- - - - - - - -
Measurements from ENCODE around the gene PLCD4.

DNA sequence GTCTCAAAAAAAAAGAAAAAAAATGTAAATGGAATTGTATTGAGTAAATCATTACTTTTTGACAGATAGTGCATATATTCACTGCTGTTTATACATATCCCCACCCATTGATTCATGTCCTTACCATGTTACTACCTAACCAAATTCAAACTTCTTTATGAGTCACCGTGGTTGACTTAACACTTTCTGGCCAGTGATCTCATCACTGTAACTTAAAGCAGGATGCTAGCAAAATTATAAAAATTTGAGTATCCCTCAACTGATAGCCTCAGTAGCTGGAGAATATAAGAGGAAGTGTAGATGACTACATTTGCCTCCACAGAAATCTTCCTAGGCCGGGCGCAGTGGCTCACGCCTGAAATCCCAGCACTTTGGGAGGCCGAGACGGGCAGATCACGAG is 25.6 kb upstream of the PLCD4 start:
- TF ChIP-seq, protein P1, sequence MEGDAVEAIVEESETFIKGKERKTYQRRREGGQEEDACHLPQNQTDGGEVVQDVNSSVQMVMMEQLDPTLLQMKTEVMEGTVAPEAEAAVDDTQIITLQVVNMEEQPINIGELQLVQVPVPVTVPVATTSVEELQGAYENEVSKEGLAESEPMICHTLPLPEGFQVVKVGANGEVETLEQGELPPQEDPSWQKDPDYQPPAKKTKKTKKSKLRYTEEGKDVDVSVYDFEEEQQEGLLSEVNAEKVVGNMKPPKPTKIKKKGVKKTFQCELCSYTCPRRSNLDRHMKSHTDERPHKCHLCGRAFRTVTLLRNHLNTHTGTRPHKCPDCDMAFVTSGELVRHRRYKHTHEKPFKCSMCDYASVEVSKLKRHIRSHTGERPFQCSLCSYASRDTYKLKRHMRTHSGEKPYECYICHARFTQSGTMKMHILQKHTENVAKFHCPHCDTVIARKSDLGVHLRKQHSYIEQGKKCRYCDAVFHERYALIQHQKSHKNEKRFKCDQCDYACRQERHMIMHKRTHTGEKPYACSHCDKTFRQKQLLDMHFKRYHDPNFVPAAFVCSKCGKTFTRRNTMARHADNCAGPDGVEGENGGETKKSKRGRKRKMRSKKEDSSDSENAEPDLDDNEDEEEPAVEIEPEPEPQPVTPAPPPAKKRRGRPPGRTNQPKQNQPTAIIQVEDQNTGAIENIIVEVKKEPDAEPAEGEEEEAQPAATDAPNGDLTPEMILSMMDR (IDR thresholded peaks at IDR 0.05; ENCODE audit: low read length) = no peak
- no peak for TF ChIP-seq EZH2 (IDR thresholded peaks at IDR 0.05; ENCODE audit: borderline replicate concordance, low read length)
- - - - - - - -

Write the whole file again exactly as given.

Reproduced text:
Measurements from ENCODE around the gene PLCD4.

DNA sequence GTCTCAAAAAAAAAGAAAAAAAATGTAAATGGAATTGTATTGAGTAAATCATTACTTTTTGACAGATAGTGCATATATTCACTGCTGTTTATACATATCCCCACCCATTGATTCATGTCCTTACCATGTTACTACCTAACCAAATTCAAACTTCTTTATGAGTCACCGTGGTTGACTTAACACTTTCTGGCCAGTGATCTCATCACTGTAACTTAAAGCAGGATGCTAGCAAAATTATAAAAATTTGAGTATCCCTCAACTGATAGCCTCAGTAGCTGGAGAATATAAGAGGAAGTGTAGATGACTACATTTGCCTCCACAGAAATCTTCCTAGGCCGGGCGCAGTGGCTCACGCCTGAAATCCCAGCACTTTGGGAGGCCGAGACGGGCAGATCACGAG is 25.6 kb upstream of the PLCD4 start:
- TF ChIP-seq, protein P1, sequence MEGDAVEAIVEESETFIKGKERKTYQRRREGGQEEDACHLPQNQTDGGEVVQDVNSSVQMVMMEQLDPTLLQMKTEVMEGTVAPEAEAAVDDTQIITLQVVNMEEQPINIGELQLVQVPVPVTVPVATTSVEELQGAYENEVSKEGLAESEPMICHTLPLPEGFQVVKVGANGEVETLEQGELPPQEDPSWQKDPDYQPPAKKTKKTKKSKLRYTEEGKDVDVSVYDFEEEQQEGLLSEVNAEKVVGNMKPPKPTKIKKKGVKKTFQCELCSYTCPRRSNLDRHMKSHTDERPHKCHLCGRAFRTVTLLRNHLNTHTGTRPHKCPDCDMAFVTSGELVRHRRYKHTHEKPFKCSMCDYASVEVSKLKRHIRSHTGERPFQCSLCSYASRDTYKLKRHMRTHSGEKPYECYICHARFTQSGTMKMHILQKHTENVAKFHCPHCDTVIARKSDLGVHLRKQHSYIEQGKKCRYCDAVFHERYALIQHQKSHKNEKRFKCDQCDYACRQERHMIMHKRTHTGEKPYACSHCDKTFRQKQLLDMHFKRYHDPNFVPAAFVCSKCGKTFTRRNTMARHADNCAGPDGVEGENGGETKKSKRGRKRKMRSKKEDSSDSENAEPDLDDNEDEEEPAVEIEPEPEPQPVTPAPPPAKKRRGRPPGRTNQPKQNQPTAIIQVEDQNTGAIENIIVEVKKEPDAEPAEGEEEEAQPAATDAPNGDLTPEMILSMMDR (IDR thresholded peaks at IDR 0.05; ENCODE audit: low read length) = no peak
- no peak for TF ChIP-seq EZH2 (IDR thresholded peaks at IDR 0.05; ENCODE audit: borderline replicate concordance, low read length)